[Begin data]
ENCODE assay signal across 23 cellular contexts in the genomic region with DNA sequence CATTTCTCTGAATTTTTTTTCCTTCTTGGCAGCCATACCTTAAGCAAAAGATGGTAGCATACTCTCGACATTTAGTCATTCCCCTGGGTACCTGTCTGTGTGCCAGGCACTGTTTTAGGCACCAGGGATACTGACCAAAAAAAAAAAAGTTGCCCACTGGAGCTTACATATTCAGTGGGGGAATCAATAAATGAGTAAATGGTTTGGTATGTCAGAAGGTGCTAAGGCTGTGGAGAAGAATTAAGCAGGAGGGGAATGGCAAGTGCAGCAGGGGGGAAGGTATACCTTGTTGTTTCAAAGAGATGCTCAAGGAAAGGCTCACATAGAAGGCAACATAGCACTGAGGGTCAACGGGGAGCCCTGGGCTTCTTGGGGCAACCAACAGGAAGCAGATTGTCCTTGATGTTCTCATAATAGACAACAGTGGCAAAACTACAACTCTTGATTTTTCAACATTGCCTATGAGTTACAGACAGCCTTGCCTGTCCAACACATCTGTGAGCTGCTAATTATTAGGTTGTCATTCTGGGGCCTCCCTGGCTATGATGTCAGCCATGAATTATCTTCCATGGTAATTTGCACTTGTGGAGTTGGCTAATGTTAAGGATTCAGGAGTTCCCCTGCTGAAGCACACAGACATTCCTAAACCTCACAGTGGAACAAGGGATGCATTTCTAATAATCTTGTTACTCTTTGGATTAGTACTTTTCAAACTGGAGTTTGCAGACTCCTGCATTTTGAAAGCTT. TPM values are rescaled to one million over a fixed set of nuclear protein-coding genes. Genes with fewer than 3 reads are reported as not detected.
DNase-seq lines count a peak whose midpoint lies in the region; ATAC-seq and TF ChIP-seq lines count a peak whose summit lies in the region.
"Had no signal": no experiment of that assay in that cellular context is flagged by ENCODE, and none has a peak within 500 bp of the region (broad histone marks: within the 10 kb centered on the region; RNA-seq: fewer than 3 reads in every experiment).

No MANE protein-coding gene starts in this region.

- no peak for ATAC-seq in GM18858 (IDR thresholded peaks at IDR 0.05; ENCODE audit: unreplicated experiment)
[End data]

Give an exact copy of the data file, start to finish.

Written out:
ENCODE assay signal across 23 cellular contexts in the genomic region with DNA sequence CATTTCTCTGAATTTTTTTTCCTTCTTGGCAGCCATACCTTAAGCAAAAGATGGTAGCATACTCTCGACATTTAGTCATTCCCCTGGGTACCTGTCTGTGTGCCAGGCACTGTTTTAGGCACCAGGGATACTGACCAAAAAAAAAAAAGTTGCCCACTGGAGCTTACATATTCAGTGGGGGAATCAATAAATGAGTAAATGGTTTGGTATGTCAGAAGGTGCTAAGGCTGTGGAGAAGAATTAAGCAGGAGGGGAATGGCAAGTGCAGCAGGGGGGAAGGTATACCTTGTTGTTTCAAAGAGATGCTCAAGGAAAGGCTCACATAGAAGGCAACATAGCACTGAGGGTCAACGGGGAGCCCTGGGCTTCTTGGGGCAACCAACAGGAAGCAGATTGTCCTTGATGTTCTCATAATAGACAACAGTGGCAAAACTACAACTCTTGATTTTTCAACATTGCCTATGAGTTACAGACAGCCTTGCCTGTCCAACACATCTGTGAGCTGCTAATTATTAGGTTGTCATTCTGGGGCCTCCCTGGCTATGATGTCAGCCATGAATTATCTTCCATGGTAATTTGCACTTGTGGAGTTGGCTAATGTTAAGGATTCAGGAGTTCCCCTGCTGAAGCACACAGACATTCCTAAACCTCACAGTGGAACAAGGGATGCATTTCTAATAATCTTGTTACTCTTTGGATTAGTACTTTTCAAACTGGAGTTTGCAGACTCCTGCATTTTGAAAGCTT. TPM values are rescaled to one million over a fixed set of nuclear protein-coding genes. Genes with fewer than 3 reads are reported as not detected.
DNase-seq lines count a peak whose midpoint lies in the region; ATAC-seq and TF ChIP-seq lines count a peak whose summit lies in the region.
"Had no signal": no experiment of that assay in that cellular context is flagged by ENCODE, and none has a peak within 500 bp of the region (broad histone marks: within the 10 kb centered on the region; RNA-seq: fewer than 3 reads in every experiment).

No MANE protein-coding gene starts in this region.

- no peak for ATAC-seq in GM18858 (IDR thresholded peaks at IDR 0.05; ENCODE audit: unreplicated experiment)